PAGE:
In Raiatea (the Sacred Island of the Leeward archipelago of French Polynesia), coinciding with the opening ceremony and the establishment of the Regatta base for the Tahiti Pearl Regatta, the township came alive to the sounds of Aussie accents as for the first time the Sea Princess out of Sydney moored alongside the main dock.
Here I was thinking that I could practice the language of the Tahitian, how do you say 'Good ay' here? - well the answer slipped past the 1200 Aussies that descended upon the little town of Uturoa nestled to the north-eastern side of Raiatea, the local population normally have a sleepy existence on the Tahaa / Raiatea lagoon islands, disturbed today by the bustle of some 300 yachties preparing for the 10th Edition of the TPR and outnumbered the ooohs and aars and mandatory click of the recently purchased duty free DSLR of the visiting nomads from the Sea Princess.
Ia Orana (yo-ran-na) is the friendly greeting that will meet you in the streets and shops of Uturoa and most of French Polynesia.
The Tahiti Pearl Regatta had attracted yachtsmen and women from around the globe to muster in Raiatea to mark the start of the 10th Edition of this event. Archipelagoes (a Nautical training company), Tahiti Tourism (major Sponsor) and Raiatea Sailing Association have worked hard to organised this regatta and a record fleet of 54 yachts were due to line up for the first Non Point Score race starting four days of sailing. For a population of a mere 260,000 people, or 100,000 less than our capital Canberra, spread over 2.5 million sq kilometres, to have this number of yachts racing (per population capita) is the equivalent of 5200 yachts competing in, say, a Audi Sydney regatta, so it remains huge on the yachting calendar for French Polynesia and our surrounding south pacific neighbours and per capita of population is the largest in the world!. A small island group putting on a fantastic yachting event in the most gorgeous surrounds.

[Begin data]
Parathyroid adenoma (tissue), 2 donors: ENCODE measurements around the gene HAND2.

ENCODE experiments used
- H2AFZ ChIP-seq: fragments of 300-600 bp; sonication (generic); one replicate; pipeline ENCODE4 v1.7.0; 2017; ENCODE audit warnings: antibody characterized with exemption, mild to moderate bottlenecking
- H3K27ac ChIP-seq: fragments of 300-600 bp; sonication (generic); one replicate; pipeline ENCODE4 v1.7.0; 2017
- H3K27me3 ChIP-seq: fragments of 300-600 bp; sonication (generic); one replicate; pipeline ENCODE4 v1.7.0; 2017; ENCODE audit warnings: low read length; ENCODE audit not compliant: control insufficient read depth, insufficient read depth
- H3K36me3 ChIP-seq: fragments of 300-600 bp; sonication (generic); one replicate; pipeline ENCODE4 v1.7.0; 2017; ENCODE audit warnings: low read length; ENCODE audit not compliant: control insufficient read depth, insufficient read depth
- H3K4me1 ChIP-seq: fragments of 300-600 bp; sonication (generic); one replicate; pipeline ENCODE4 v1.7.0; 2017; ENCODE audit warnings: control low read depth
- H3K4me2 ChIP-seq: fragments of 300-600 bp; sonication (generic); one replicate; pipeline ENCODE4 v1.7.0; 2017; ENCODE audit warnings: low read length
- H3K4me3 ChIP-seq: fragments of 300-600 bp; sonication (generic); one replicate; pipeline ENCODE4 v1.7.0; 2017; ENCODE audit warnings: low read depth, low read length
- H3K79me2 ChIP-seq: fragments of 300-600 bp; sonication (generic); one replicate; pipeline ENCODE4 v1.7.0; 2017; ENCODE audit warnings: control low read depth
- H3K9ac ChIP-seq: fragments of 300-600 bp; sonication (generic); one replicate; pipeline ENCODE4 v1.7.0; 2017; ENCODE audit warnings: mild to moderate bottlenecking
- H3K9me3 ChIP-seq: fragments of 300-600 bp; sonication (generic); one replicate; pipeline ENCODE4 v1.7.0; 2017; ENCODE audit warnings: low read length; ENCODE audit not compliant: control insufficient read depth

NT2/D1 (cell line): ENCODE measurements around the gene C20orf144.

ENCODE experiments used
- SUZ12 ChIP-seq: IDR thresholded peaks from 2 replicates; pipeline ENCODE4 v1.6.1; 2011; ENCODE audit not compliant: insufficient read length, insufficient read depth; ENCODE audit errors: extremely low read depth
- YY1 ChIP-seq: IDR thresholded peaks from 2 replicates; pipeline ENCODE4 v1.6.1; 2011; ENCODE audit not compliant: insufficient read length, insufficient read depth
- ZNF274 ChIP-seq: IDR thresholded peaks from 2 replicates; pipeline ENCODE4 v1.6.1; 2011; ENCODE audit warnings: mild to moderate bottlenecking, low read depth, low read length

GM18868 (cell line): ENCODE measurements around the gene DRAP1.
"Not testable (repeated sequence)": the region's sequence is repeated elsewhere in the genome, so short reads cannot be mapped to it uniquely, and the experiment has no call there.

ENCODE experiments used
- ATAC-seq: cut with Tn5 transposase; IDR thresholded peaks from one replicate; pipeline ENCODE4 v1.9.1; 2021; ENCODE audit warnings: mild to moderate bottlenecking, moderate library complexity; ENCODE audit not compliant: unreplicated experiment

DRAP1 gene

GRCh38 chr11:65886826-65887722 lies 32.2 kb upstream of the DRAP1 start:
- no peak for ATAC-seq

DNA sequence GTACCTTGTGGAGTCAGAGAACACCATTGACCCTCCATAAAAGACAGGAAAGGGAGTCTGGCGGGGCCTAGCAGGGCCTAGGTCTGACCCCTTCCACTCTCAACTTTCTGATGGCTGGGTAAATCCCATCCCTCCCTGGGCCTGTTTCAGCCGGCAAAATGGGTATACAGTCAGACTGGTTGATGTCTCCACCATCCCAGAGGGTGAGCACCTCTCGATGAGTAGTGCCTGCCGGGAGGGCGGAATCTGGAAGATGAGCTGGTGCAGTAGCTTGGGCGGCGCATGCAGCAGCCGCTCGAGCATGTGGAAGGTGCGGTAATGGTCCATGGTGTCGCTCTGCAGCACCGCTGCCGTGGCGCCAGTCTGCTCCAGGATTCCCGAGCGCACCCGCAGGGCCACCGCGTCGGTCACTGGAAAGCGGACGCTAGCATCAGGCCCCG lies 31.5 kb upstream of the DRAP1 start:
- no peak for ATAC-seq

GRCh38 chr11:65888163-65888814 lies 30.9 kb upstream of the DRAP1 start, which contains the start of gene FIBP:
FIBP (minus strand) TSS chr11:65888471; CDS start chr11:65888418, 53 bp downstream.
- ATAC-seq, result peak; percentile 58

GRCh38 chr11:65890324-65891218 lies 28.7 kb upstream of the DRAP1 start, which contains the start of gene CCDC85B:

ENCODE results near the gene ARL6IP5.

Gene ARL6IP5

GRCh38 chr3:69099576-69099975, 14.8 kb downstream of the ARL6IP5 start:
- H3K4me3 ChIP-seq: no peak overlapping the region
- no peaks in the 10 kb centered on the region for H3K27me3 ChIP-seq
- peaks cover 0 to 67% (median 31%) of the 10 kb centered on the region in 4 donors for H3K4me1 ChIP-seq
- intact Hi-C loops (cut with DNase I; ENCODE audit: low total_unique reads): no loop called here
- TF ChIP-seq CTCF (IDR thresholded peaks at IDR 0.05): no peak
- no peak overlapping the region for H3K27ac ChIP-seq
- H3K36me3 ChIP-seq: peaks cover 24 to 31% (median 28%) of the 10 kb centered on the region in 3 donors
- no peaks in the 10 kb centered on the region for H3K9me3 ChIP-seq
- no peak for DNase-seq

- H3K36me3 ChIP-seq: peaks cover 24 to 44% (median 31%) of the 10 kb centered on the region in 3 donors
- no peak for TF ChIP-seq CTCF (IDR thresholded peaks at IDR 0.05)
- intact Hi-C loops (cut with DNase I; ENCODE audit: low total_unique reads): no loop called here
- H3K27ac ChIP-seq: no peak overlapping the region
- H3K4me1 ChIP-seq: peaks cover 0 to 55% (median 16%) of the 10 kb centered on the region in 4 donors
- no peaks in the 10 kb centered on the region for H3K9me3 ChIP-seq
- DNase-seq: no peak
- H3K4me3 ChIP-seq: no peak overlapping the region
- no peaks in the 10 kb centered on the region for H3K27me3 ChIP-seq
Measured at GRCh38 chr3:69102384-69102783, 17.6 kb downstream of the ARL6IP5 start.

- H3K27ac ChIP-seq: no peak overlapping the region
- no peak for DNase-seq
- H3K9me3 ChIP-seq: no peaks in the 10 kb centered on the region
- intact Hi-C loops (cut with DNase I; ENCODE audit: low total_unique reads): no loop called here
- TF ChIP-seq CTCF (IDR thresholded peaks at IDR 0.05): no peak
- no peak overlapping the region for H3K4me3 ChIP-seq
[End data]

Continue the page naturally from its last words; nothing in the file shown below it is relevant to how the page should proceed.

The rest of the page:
This year the fleet included Multi Hulls, Mono 1, Mono 2 and the might of the Oysters as they journey around the world on the Oyster World Rally. A change of arrangements for the course provided safe anchorages in Raiatea, Tahaa and Huahine. However, a strange wind was blowing for this time of year and with it brought suspicions of the Tahitian gods having a hand in the outcome of this years TPR. A wind named Maraa’ Mu was strengthening from the ENE and topping the anemometer at 30 + knots.
The regatta village was abuzz with yachtsmen anxiously awaiting the only land based briefing for the regatta and the opening ceremony which was highlighted by the seductive traditional dances and appearance of the king and queen of Raiatea.
The event to follow this evening was a nautical parade marking the opening of the regatta and it was down to business, again this year the spectator numbers were buoyed by the locals turning out to watch the dancers and parade of newly designed sailing canoes, stand up paddle boards and to support local businesses such as the dive shop and recently opened beach ware and sports store, located adjacent.
More to come - Race one kicks off with multi hulls leading the divisional starts in a powerhouse of speed as winds pick up in the TPR 2013 regatta par excellence.
by Morgan Rogers
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12:55 AM Sat 18 May 2013GMT
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